In addition, I recently joined several of my House Republican colleagues in signing on to a letter Sen. Chris Gildon recently wrote to the Washington Department of Ecology laying out several steps the department could act on right now to provide the people of Washington relief from the pain at the pump.

Public Safety

As I mentioned in my previous update, we passed a bipartisan bill during a one-day special session in May that created a new state drug possession law. Much of the new law took effect this month to replace the expiring law that had been in effect for the past two years. We saw a dramatic increase in open-air drug use on our streets during that time, as well as deadly overdosesespecially among older adults. This new law gives law enforcement more tools and discretion and provides, in my view, the right balance of accountability and compassion we need on this issue. My hope is it will lead to a visible difference on our streets and save lives. I will be keeping a close eye on the situation in the 39th Legislative District in the months ahead as this new law takes hold. I will also be in close contact with my seatmates regarding any future legislation that may be needed, so stay tuned.

New Assignments

Recently, I was honored to be appointed to sit on the Aerospace Workforce Council (AWC).

The AWC creates the framework for the apprenticeship utilization reporting system and pathways for the aviation industry to use that highly skilled workforce in the future. Washington state and the 39th Legislative District are a global center of the aerospace industry with companies such as Boeing providing tens of thousands of good paying jobs. The AWC helps ensure the continued success of the overall aviation industry by effectively developing the talent to meet the needs of the industry and become part of the aerospace workforce.

I have also been nominated to the state Election Administration and Certification Board, which helps oversee the integrity of elections in our state.

I’m Here for You

I want to try something new in this update and share a story about a connection we made recently with a member of our community. For privacy sake, I won’t share any names.

This individual reached out to my office for help with an issue they were having with the Washington Department of Labor and Industries (L&I). They were in need of reading glasses that L&I would not approve. My office was able to connect with the L&I liaison to find out what the issue was. In the end, we were able to get our constituent not one, but two approved pair of reading glasses. My legislative office and I, take pleasure in helping others where we can, which is the reason for me sharing this story.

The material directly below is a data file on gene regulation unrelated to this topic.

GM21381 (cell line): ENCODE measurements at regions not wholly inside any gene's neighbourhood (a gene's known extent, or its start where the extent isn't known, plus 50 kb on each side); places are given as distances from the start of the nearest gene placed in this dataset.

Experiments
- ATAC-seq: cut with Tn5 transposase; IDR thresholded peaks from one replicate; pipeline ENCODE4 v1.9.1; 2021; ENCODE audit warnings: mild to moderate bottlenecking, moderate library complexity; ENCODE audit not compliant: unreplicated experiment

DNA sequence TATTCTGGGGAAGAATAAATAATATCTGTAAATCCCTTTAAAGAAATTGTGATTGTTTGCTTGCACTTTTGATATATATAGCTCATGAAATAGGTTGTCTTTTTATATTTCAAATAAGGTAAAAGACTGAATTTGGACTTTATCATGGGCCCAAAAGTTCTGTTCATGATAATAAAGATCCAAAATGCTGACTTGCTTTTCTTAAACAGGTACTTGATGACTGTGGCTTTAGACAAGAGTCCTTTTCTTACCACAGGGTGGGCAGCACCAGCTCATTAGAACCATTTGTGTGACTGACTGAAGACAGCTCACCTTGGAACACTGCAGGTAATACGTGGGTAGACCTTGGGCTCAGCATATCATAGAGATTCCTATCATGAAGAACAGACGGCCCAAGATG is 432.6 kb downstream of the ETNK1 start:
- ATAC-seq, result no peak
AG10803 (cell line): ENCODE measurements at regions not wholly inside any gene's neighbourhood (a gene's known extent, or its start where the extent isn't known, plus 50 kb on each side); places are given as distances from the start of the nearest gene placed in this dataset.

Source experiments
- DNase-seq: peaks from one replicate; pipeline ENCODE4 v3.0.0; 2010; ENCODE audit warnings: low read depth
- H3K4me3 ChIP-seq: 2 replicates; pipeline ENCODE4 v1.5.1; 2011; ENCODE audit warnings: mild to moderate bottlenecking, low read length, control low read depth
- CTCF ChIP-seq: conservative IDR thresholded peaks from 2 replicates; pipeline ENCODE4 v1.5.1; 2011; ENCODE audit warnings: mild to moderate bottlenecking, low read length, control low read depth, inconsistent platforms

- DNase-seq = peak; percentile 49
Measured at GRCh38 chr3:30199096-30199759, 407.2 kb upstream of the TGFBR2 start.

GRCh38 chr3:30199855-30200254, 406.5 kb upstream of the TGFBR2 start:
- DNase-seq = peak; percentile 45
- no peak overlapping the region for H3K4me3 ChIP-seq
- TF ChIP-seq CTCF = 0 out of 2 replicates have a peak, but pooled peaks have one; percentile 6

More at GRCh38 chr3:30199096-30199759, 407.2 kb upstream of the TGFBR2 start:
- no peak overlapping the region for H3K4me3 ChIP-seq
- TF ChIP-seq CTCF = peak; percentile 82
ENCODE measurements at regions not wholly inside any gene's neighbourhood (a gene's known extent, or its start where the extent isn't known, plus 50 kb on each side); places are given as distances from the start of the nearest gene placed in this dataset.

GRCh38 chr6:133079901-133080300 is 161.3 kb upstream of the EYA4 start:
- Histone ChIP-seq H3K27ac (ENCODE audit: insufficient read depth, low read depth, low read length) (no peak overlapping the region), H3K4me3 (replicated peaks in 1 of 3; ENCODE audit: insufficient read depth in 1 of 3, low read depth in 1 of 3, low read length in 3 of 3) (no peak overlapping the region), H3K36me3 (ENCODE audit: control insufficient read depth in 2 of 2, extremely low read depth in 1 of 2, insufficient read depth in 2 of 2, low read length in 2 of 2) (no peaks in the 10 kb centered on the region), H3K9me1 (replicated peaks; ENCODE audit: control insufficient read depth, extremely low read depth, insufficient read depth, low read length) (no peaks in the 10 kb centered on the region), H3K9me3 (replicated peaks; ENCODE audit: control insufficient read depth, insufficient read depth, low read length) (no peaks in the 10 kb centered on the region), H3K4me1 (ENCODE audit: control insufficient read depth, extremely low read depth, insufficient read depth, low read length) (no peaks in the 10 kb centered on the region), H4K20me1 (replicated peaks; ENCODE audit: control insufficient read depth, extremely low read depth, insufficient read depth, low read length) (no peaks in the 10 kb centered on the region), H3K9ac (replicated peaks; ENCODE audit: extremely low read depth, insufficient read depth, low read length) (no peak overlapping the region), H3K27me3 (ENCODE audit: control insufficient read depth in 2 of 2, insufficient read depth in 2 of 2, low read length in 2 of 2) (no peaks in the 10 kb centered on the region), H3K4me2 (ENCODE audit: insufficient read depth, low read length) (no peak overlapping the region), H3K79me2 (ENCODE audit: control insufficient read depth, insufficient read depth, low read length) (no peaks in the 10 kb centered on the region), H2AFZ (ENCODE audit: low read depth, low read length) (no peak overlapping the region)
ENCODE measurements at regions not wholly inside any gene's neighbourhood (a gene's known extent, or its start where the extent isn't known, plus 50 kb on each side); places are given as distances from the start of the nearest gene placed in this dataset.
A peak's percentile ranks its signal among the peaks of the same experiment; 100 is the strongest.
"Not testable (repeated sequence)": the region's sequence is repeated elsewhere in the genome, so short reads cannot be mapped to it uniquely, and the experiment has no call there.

This is just one example of many that my office and I do every week to help people in our community, so, please remember to reach out any time for anything you may need help with at the state level. Whether it is help securing a new pair of reading glasses or sharing concerns about traffic or crime in your neighborhood or your child’s education. I always want to hear about whatever is on your mind and will do whatever I can to help. For more detail on what I am working please visit my legislative website.

I also continue to be busy in our community. Last Monday, I toured the Boys and Girls Club in Sedro Woolley, the next day I attended the Skagit County Commissioners Meeting on Elk. The following day I spoke at The Sedro Woolley Chamber Meeting with Representative Eslick (last month was Lake Stevens and Sky Valley Chamber speaking engagements) and then on Thursday after a meeting in Mt Vernon at the North Sound Behavioral Health-ASO, I headed over to the Sedro Woolley Rotary Club for lunch and a great presentation by two young community members. If you or your organization have an event you would like me to attend, please let me know by Email.

Contact: Rep. Low’s legislative office here.

That is all I have for this update. Look for another update in a month or so when I will share details on an opportunity to connect in person later this year.

Until then, please have a wonderful and safe summer with your loved ones!

Sam Low

State Representative Sam Low, 39th Legislative District
430 John L. O'Brien Building | P.O. Box 40600 | Olympia, WA 98504-0600
(425) 800-4421 | Toll-free: (800) 562-6000